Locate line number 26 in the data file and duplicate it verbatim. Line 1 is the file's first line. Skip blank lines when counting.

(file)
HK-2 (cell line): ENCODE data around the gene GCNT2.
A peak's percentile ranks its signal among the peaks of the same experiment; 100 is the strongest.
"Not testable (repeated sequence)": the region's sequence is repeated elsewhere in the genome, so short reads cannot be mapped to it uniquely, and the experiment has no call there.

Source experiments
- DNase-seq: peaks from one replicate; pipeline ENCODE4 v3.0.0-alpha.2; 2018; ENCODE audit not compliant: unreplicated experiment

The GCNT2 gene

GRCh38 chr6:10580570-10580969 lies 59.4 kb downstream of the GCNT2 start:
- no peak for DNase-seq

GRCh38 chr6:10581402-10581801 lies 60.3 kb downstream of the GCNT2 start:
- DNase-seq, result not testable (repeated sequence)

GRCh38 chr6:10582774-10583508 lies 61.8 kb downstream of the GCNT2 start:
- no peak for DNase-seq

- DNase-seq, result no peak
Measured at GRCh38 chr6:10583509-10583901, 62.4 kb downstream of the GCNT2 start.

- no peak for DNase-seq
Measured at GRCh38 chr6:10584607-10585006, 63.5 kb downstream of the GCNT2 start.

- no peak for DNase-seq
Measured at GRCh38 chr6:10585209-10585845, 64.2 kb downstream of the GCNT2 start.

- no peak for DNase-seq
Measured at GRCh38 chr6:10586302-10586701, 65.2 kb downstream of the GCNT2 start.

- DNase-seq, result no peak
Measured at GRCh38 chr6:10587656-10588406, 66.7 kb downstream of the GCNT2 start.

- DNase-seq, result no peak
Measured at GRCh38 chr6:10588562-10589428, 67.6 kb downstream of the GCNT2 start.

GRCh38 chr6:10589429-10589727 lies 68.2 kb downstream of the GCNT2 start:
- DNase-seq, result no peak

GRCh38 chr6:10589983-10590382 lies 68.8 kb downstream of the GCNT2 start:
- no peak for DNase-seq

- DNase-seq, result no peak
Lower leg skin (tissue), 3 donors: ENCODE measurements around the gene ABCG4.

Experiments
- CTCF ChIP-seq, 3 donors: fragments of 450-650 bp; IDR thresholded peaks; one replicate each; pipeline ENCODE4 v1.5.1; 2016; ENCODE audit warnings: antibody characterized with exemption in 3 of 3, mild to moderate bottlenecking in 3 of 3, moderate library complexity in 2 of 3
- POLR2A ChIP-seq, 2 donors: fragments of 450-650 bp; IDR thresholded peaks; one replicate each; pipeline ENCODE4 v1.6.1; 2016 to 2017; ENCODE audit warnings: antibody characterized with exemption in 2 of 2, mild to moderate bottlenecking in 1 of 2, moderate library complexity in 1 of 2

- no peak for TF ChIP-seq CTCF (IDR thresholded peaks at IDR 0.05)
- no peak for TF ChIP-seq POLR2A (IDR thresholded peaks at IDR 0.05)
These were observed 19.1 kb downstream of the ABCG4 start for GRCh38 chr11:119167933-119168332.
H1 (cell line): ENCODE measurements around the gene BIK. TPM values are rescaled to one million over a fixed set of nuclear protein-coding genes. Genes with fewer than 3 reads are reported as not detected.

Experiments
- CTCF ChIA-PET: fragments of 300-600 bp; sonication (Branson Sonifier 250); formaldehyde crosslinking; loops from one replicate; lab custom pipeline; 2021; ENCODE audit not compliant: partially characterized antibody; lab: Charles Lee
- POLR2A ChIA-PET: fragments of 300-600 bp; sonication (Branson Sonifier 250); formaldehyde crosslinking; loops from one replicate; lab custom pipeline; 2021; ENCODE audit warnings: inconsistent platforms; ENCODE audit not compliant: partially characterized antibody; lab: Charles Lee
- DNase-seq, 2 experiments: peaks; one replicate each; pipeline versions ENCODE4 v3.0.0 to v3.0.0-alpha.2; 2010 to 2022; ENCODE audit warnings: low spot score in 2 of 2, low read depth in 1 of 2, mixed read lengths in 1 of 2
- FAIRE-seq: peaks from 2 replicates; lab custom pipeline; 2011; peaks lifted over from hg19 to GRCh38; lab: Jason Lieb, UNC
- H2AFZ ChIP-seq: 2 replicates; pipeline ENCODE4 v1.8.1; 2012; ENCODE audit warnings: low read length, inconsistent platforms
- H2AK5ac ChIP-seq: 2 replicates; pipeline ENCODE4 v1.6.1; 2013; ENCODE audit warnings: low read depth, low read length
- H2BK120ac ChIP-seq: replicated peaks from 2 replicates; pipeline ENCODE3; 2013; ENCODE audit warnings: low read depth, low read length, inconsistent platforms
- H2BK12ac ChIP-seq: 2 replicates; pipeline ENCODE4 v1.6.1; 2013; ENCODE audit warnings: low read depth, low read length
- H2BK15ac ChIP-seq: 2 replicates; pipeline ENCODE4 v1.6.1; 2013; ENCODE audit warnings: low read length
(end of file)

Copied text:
- DNase-seq, result no peak